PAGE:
Adkins grew up in what she describes as an anti-religious home, one where "religion was thought of as the opiate of the masses." She said her parents considered exposing her to Judaism but a rabbi told them it would only confuse their daughter if they weren't planning to practice Judaism at home.
"At one point as an adult I felt resentful and deprived because although I knew I was a Jew, I didn't know what that meant," she said.
In her early 30s she became hungry for a spiritual home. Previously, she had gone to a few Catholic masses, tried a pagan celebration and meditated in Buddhist temples. But she felt Jewish. She was scared to explore a community that she "felt totally disconnected from," but she nonetheless began looking for an entry point.
She saw an ad in an East Bay newspaper for Kol Nidre services. It stated that Jews, non-Jews, gays, lesbians, atheists and believers were weclome. She decided to give it a try.
Years later she laughs when she recalls the experience. Adkins doesn't recommend Kol Nidre as an "Intro to Jewish Prayer." She felt totally out of place.
But a year later, she connected with a Rosh Chodesh group in Sacramento--and her spiritual spark burned bright.
Since that time in 1991, she has studied Jewish history, ritual and prayer. She served on the board of Kehilla Community Synagogue until last fall, when she moved to Santa Barbara for graduate studies. And when she travels for work, which is often, she makes it a point to go to the local synagogue (whether it's in Memphis, Tenn., or France).
"I had this irrational fear that I'd get to the door and people would say, 'Where's your ID?'--or they'd test my Hebrew," she said. "But none of that happened. Nobody challenged my membership in the community, which was a very happy surprise."
Goldstein Luria's upbringing was the yin to Adkins atheistic yang.
His parents--products of 1960s-era radicalism--decided they'd raise their children in a dual-faith home, equal parts Jewish and Christian.
On Sunday mornings in Amherst, Mass., where he was raised, he would go to the United Church of Christ to hear his mother preach. On Friday nights, he'd go to synagogue.
His parents told him and his two siblings they could choose--or not choose--one of the two faiths.
"My parents really do believe it was a good idea to raise us both and whatever happened, happened," he said.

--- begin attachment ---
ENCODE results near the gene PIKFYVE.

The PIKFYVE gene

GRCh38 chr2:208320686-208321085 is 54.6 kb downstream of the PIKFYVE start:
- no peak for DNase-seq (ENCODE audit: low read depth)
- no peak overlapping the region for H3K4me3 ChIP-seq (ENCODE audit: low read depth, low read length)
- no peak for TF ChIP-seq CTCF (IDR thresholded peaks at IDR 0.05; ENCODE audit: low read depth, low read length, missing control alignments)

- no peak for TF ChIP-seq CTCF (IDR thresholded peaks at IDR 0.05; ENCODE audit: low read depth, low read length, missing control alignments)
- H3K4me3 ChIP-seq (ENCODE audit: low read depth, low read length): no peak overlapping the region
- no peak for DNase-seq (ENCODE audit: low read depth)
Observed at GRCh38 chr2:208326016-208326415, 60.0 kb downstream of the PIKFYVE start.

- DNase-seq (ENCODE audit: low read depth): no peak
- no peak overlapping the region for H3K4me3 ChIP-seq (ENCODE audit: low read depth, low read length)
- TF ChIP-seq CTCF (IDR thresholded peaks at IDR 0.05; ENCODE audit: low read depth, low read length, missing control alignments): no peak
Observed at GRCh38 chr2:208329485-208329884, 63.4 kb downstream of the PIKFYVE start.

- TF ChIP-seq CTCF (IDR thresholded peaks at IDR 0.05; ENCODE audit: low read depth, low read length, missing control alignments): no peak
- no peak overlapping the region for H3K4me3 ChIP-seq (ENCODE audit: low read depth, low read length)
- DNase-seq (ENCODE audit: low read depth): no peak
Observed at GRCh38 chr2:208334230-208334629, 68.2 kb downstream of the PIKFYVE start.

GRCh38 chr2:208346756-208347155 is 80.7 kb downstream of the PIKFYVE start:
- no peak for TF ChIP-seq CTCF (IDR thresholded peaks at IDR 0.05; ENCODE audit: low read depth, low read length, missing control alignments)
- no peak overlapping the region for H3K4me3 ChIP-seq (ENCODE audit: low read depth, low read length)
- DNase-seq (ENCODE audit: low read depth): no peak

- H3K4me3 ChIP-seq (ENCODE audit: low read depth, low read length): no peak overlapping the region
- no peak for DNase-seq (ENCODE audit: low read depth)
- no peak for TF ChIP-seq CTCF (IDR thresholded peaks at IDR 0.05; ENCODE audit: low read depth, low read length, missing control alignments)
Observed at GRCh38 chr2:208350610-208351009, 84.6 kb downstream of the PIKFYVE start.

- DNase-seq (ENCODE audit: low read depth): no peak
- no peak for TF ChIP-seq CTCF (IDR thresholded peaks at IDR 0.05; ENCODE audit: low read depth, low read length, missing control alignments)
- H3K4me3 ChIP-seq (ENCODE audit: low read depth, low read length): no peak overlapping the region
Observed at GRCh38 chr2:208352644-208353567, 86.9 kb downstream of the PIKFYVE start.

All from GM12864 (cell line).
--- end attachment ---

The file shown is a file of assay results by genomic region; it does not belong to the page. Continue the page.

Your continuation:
"I learned very early on I was a weird case. Being the preacher's kid brings its own level of outsider-ness, but I also wasn't 'fully' Jewish."
In college, he found his way to Hillel--inititally to pick up girls.
He became a Hillel regular, however, because of how it made him feel spiritually. "For the first time, I felt accepted enough to explore Judaism on my own terms."
And though it was a gradual shift in his identity, he nonetheless felt stressed. Would his mom be disappointed?
"When I started to realize I was becoming a more observant Jew, I was a little freaked out. I talked to my mom, and she said, 'Just explore. There's no reason to stop yourself at the precipice of something wonderful. A religious life is awesome to possess.'"
Not long ago, Goldstein Luria married his college sweetheart, and in June the couple moved from San Francisco to Jerusalem. His wife just started her first year as a rabbinical student at Hebrew Union College. In August, he began the Dorot Fellowship, which is designed for lay leaders of the Jewish community.
Rosenthal, an employee at the JCC S.F., grew up with two homes in St. Louis--one Jewish, one slightly Episcopalian. His parents divorced when he was 8. On the weekends, he'd celebrate Shabbat with his father and all their relatives. The weekdays were fairly secular.
When he reached high school, he joined a youth group at his stepfather's church. He liked the people and was an active member for about three years. Meanwhile, he continued attending Shabbat dinners but had stopped going to synagogue.
"I think my dad's family was worried I'd float away 'to the other side,' but nobody said anything to me," recalled Rosenthal.
At some point, he began to feel torn. "I remember talking very candidly to the priest at church, and telling him that because of my family I felt like I was going to let somebody down."
As a student at the University of Kansas, he felt a renewed sense of Jewish identity, inspired by his history and literature classes.
"There was also this feeling that it was exotic or unusual to be Jewish," he said. "I gravitated toward that. I was like, 'Yeah, I want to be unusual, I want to be in the 6 percent, not the 94 percent.'"
While he was gone, a new Reform congregation was founded in St. Louis. His family joined. When Rosenthal attended, he was blown away by the spirit and energy of the services.
"I was so proud to be a part of this tradition, to share it with my family," he said. "It's what I always wanted."